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Comment: Re:So... (Score 1) 150

What's wrong with that?

"they" are always there to point out when there are more than 3 pencils per person and months ordered. "They" know if you spend longer than 5 minutes at the water cooler. "They" are checking everyone's bags and pockets at the entrance.

They're taking care of all that small stuff. So of course "they" would notice such big issues as sensitive documents in the dumpster, wouldn't they?

Comment: Re:suspect it's much worse in the private sector (Score 1) 150

Oh yes.. the good old "I want solution, and everything you're bringing me is problems". Noticing problems often is simply not "visionary" enough and pointing out those problems slow down the whole "team" on the way to their "mission goals".

If nothing goes wrong, such management will win big, really big, including being on the next management magazine title. And no one cares for the 90% that fail big with that management style. Current culture bought into the "Prof. Pigskin"-Scam wholesale.

Comment: Re:not the real question (Score 1) 200

Frankly, it's complete bullshit. The systems are completely, physically separate. There is no way to hack the thrust from the in-flight entertainment system because they are not connected to each other. The most he'd be able to do is turn on the fasten seatbelt sign.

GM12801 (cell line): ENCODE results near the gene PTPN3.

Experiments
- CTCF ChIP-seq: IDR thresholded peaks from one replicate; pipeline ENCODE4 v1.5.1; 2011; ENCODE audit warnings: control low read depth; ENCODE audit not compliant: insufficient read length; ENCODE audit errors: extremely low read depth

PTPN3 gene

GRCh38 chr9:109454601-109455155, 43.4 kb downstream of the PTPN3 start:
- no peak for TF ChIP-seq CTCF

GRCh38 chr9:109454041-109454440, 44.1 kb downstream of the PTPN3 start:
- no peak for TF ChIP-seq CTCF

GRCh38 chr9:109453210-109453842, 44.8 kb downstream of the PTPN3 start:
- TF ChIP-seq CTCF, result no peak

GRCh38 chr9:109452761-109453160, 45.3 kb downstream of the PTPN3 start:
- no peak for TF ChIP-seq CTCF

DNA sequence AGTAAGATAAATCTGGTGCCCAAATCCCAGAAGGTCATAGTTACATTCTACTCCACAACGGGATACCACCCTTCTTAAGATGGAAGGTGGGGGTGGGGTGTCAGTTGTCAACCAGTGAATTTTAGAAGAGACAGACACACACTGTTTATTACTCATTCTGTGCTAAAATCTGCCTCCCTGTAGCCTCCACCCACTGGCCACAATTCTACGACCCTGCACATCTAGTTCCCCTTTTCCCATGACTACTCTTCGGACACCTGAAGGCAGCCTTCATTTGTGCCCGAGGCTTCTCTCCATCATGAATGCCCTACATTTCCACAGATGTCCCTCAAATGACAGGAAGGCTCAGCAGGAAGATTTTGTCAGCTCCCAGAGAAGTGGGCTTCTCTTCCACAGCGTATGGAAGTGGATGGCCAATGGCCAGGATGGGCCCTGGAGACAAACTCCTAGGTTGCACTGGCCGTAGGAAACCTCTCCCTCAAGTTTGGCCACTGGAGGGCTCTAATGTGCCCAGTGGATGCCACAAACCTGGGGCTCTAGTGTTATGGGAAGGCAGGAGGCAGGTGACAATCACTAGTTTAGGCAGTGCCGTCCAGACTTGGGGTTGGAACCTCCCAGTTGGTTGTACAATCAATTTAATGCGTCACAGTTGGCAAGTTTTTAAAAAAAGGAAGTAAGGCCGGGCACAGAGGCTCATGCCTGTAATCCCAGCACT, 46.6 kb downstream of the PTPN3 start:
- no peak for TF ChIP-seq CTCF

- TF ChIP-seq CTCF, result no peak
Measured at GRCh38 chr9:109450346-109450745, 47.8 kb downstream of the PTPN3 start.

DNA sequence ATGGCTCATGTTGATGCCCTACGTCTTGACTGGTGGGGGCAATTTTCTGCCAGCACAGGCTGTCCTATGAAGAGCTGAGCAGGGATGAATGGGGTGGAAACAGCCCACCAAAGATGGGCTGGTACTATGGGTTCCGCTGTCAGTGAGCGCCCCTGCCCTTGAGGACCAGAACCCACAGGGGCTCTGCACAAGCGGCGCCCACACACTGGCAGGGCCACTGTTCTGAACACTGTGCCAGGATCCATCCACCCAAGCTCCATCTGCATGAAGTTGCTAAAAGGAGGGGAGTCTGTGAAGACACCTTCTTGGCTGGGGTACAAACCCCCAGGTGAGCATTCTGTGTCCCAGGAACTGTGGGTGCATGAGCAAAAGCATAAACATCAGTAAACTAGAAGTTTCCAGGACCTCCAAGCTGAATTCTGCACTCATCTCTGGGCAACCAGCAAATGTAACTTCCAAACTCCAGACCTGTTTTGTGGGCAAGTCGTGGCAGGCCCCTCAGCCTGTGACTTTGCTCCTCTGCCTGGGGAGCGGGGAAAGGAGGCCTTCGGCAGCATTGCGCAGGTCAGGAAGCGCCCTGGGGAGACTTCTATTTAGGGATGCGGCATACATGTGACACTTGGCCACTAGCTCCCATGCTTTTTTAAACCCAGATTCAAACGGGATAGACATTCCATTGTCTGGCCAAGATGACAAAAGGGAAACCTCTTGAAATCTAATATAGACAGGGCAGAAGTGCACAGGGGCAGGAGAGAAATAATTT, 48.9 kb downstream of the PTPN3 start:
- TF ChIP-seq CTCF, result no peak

Is the in-flight entertainmeny system able to show that world map with the cute little plane that indicates the planes position?

I doubt they have someone copying the updeted position from the avionics system to a USB-stick, unplug it from there and plug it into the entertainment system to update position data every few seconds...

There goes your "completly, physically seperate".

Heck yeah, it's trivial to make such a connection reliably one-way only, but even then, "physically seperate" would be an outright lie.

Comment: Re:Not convinced (Score 1) 408

So, you're generalizing from one system to all self-driving cars?

That some of those cars (Google) rely more on external maps than others (BMW iirc, or whatever was driving at the last DARPA-Challange) isn't even imaginable?

Of course none of them is driving blindly without checking that their path isn't obstructed by pedestrians or other cars, but I heard too that the Google car is the most advanced system, but also the one depending most on exact maps for speed limits, traffic lights and so on.

"Indecision is the basis of flexibility" -- button at a Science Fiction convention.